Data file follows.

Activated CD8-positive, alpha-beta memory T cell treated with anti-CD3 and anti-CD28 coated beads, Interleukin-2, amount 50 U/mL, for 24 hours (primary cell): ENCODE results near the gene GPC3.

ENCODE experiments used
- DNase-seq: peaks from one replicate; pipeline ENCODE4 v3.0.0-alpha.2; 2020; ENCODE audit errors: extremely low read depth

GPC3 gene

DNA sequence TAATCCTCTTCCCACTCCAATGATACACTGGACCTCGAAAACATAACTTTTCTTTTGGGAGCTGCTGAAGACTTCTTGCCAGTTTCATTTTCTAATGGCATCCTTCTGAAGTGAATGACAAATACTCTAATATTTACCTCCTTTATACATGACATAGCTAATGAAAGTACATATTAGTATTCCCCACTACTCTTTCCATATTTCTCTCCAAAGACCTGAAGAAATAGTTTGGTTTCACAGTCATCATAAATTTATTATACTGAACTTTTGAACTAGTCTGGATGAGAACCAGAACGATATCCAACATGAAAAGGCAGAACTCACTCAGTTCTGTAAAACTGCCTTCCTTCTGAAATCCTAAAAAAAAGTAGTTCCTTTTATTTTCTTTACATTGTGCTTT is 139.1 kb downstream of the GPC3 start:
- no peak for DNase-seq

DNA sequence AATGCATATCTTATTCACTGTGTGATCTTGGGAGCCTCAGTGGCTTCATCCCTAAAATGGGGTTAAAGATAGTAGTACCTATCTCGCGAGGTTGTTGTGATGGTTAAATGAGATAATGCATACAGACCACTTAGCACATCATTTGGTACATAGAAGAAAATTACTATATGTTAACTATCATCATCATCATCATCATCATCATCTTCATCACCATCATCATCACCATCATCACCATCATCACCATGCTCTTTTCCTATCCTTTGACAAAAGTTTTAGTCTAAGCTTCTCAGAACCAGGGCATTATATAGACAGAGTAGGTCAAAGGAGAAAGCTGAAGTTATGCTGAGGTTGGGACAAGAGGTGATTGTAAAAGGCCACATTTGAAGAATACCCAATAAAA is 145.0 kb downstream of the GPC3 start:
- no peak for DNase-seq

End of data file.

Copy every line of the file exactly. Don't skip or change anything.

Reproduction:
Activated CD8-positive, alpha-beta memory T cell treated with anti-CD3 and anti-CD28 coated beads, Interleukin-2, amount 50 U/mL, for 24 hours (primary cell): ENCODE results near the gene GPC3.

ENCODE experiments used
- DNase-seq: peaks from one replicate; pipeline ENCODE4 v3.0.0-alpha.2; 2020; ENCODE audit errors: extremely low read depth

GPC3 gene

DNA sequence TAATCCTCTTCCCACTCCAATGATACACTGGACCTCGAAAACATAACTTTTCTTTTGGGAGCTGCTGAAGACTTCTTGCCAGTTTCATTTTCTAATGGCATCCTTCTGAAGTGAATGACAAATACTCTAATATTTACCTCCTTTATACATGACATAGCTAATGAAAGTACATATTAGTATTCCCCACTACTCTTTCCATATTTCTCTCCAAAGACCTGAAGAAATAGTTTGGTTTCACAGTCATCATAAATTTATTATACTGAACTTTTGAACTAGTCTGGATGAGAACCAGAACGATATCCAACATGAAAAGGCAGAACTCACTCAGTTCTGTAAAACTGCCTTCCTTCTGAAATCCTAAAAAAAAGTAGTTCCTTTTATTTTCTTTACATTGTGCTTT is 139.1 kb downstream of the GPC3 start:
- no peak for DNase-seq

DNA sequence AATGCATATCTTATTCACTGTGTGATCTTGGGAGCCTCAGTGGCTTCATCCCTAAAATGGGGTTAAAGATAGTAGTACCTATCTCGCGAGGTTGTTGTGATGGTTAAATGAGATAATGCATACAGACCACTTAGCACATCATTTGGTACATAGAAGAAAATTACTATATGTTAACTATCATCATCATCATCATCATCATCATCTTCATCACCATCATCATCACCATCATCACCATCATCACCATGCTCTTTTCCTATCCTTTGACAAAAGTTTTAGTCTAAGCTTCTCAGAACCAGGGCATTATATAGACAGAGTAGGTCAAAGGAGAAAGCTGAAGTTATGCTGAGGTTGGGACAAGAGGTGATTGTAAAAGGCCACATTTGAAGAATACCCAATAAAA is 145.0 kb downstream of the GPC3 start:
- no peak for DNase-seq